The Institute of Human Development and Social Change (IHDSC) supports rigorous research and training across social, behavioral, educational, policy, communication, and health sciences. Through collaborative and interdisciplinary research, IHDSC works to bridge the disconnect between the science of human development and policies and practices that affect children, youth, and families in diverse contexts.
IHDSC represents a dynamic collaboration among three NYU schools: Steinhardt School of Culture, Education, and Human Development; Faculty of Arts and Science; and Robert F. Wagner Graduate School of Public Service.
IHDSC partners with researchers, policymakers, and practitioners to conduct research, develop training, and create mutually beneficial opportunities for networking and professional development.
IHDSC is pleased to announce the 16th Seed Award call!
IHDSC is committed to funding new projects that bridge multiple domains of expertise and further the mission of the Institute. Eligible applicants may receive up to $20,000 in research support. Applications are due by December 11, 2020.Learn More
This summer, Vice President Joe Biden and Senator Bernie Sanders’ Unity Task Forces released a set of policy recommendations that covered topics from climate change to immigration. Dr. Hirokazu Yoshikawa served as a member of the Unity Task Force on Education and enlisted five students to assist his research into the education policies outlined in the Task Force’s final report. IHDSC interviewed the students about their experience.
The COVID pandemic has created both a public health emergency and a gigantic financial shock. Millions of people have lost their livelihoods. People need cash to support themselves and their loved ones, and this pandemic brings to the fore a policy set of responses that Dr. Lisa Gennetian and Dr. Daniela Del Boca have worked on for many years. Dr. Lawrence Aber recently spoke with Drs. Del Boca and Gennetian about their cash transfer research and the context of their work.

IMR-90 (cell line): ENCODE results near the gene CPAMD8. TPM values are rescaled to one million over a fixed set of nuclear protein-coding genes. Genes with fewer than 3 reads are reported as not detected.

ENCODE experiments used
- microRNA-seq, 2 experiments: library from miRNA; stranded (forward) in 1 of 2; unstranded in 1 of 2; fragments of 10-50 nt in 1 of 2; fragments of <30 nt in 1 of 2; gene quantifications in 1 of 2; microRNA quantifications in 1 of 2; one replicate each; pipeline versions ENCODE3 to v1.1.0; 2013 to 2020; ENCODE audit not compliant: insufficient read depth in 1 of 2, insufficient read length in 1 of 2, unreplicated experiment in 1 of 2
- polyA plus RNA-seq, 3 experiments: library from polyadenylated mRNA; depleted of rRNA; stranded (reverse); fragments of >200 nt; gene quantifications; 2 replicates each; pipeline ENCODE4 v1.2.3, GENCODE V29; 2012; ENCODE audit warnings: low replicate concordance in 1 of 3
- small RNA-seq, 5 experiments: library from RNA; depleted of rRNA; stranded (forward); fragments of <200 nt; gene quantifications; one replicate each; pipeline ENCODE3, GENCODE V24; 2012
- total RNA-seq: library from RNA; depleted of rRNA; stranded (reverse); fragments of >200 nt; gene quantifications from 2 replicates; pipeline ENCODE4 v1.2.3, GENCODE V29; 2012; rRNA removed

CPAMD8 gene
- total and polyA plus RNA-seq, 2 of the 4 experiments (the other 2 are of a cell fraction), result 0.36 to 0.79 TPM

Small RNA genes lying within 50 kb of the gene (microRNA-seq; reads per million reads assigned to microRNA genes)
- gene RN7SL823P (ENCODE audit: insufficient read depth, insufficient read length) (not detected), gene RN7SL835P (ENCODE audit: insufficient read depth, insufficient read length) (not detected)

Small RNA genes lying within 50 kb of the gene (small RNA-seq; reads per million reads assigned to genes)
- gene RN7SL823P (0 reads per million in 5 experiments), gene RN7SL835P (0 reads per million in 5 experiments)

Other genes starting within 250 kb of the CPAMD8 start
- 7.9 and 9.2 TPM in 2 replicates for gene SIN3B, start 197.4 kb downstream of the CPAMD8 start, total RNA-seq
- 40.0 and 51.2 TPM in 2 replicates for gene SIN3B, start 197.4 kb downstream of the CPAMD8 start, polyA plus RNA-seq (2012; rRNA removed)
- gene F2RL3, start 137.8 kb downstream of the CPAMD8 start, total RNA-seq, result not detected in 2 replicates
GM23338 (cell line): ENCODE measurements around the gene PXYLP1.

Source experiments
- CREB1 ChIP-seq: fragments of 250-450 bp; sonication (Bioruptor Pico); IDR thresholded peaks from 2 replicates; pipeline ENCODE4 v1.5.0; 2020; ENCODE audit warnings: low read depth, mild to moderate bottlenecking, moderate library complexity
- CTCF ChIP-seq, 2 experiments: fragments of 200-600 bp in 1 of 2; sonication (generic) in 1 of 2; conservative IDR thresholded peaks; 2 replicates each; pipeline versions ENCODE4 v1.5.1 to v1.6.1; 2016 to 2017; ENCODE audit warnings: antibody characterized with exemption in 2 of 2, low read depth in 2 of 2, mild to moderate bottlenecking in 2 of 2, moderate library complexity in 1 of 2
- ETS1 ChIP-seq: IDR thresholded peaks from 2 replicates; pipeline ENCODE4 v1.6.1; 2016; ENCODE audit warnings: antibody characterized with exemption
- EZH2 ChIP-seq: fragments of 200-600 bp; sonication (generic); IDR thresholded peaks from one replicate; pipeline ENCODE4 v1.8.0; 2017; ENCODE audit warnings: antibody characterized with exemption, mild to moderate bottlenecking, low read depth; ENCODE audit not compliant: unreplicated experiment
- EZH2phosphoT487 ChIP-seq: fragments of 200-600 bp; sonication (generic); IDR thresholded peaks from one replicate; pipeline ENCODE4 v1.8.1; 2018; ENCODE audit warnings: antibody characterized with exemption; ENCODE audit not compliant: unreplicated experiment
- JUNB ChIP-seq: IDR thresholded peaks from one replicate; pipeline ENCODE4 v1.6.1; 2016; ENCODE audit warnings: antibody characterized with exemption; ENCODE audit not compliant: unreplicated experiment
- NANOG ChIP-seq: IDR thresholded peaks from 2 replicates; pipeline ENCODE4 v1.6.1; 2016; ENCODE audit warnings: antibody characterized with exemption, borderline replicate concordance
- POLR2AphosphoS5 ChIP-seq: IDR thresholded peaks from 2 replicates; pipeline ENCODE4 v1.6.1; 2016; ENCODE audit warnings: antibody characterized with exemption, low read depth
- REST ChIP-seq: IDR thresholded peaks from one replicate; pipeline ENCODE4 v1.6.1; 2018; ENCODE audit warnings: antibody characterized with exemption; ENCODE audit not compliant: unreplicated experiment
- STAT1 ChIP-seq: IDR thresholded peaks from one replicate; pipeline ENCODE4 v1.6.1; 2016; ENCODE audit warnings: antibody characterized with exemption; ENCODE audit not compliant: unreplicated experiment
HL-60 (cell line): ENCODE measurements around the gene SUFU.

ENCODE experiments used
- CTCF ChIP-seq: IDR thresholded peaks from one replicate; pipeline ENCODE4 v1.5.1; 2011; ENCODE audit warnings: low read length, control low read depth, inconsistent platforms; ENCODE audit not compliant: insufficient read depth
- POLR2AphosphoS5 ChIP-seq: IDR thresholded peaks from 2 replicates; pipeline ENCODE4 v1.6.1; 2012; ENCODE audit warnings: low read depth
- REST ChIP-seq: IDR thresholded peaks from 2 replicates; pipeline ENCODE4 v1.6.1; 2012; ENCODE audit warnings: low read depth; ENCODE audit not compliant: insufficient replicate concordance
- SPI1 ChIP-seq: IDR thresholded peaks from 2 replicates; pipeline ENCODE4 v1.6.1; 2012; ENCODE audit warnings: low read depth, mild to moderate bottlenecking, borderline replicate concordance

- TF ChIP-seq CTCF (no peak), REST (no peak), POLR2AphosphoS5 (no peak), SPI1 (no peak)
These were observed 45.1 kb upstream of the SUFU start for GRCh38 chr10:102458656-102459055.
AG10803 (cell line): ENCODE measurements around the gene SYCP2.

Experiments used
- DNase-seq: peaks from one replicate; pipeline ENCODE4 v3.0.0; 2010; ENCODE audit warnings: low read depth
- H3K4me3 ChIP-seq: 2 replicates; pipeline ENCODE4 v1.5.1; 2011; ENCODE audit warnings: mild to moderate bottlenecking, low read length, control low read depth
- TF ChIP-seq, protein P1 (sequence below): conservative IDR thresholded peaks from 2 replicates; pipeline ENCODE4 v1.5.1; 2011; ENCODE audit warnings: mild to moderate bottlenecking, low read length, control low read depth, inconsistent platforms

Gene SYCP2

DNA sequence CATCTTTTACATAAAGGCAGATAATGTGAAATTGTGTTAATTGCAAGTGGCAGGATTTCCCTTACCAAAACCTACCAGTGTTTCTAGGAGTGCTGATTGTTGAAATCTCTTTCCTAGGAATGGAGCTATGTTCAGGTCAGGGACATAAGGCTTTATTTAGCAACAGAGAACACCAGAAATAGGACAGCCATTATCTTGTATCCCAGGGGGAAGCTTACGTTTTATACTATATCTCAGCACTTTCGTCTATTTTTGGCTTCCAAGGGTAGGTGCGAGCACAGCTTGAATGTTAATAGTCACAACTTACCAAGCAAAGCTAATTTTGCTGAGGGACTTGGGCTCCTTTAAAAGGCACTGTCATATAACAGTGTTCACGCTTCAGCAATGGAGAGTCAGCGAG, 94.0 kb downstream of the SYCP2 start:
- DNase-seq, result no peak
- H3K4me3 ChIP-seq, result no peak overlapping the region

The Institute of Human Development and Social Change asked faculty, post-docs, and graduate students to answer a brief survey that explored the intersection of justice, research, and civic engagement. The goal was to imagine bold, equitable, and evidence-based ideas for policy and practice that promise to make a meaningful impact in the lives of children, youth, and families.
COVID-19 Resources for the IHDSC Community
IHDSC offers a collection of readings and resources we have compiled in an effort to help bridge the disconnect between what we know from research and practice and what we do to support children, families, and communities.Read More
Unraveling Inequality, Expanding Opportunity
Inequality is prevalent in health, education, justice, and technology — in our own backyard and around the globe. Enriching opportunities that engender positive outcomes are distributed inequitably to children and youth in our communities. To bring groundbreaking, rigorous research and collaborative engagement to bear on this challenge, the Institute’s theme is “Unraveling Inequality, Expanding Opportunity.”What does this mean for the year ahead?
Global TIES for Children is an international research center at New York University dedicated to designing, evaluating and advising on programs and policies to improve the lives of children and youth in the most vulnerable regions across the globe.
The CONNECT lab at NYU conducts research to understand and strengthen contexts for learning and mental health in low-income education settings. We study natural opportunities for academic, social, and emotional learning via productive relationships and quality interactions.
For over a decade, IHDSC and faculty from seven NYU academic units have trained incoming and advanced doctoral students from diverse backgrounds to become outstanding researchers in the educational sciences.
The aim of SAFE Spaces (formerly RISC) is to examine the setting-level characteristics and processes that occur in child welfare settings and explore their association with outcomes for youth.
IHDSC's approach to partnership is guided by a set of principles and the aim to create new knowledge of effective policies and practices and their implementation across multiple sectors and settings, and build the capacity to eliminate disparities and foster learning, health, and development for children and youth in our communities.Read More
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